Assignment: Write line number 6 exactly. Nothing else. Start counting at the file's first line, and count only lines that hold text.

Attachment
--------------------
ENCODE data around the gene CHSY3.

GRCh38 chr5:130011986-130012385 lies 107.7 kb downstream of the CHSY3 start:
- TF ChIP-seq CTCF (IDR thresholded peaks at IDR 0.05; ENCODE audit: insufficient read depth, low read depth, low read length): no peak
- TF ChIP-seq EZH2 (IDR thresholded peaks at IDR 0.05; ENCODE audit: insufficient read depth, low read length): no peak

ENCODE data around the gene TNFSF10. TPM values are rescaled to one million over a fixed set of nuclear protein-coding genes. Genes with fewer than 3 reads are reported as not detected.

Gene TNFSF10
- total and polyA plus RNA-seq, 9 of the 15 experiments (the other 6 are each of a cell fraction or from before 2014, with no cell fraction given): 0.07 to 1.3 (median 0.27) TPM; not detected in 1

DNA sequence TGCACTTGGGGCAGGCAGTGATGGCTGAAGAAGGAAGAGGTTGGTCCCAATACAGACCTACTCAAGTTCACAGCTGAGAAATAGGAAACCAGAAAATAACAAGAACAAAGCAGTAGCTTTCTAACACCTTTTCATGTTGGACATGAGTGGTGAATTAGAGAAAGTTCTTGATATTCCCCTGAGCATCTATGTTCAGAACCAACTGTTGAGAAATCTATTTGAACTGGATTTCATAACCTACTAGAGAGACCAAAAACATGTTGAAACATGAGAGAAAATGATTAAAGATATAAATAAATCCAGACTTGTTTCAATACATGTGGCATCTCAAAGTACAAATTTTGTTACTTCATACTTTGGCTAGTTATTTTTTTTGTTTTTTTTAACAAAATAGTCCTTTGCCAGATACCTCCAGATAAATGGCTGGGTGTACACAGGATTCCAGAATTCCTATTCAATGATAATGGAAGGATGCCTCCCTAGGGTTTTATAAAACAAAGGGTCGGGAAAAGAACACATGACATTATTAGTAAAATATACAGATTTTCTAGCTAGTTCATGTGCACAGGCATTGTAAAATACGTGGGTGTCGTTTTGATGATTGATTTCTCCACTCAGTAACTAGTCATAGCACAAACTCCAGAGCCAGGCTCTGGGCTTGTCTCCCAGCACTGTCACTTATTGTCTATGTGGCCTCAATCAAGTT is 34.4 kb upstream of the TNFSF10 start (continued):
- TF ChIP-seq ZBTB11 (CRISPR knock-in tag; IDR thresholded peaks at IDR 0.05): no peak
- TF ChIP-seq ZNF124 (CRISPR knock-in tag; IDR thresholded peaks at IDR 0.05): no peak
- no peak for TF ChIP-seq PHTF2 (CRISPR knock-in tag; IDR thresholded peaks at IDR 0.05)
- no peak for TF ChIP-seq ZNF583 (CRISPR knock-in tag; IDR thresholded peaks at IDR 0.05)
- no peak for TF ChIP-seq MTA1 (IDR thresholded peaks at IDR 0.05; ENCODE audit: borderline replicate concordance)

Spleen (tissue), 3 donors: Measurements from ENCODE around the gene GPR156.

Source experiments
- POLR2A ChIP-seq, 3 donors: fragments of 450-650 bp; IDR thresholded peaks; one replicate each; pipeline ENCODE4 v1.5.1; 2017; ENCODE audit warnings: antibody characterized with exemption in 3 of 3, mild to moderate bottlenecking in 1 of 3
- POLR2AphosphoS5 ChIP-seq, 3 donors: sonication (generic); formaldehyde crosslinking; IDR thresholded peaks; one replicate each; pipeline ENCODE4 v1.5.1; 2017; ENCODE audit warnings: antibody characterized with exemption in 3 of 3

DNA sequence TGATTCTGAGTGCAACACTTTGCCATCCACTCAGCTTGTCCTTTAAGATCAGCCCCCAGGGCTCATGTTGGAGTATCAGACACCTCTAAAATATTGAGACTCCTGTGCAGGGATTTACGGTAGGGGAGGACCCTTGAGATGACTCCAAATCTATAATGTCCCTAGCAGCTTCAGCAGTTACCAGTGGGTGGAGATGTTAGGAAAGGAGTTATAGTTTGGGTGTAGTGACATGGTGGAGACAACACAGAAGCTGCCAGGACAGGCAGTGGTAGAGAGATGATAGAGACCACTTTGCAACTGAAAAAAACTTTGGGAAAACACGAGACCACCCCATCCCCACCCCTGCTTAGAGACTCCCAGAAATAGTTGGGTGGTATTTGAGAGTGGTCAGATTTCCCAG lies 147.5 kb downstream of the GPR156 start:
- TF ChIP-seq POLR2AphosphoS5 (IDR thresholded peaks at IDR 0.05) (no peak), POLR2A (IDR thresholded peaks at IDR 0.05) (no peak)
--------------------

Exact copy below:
Gene TNFSF10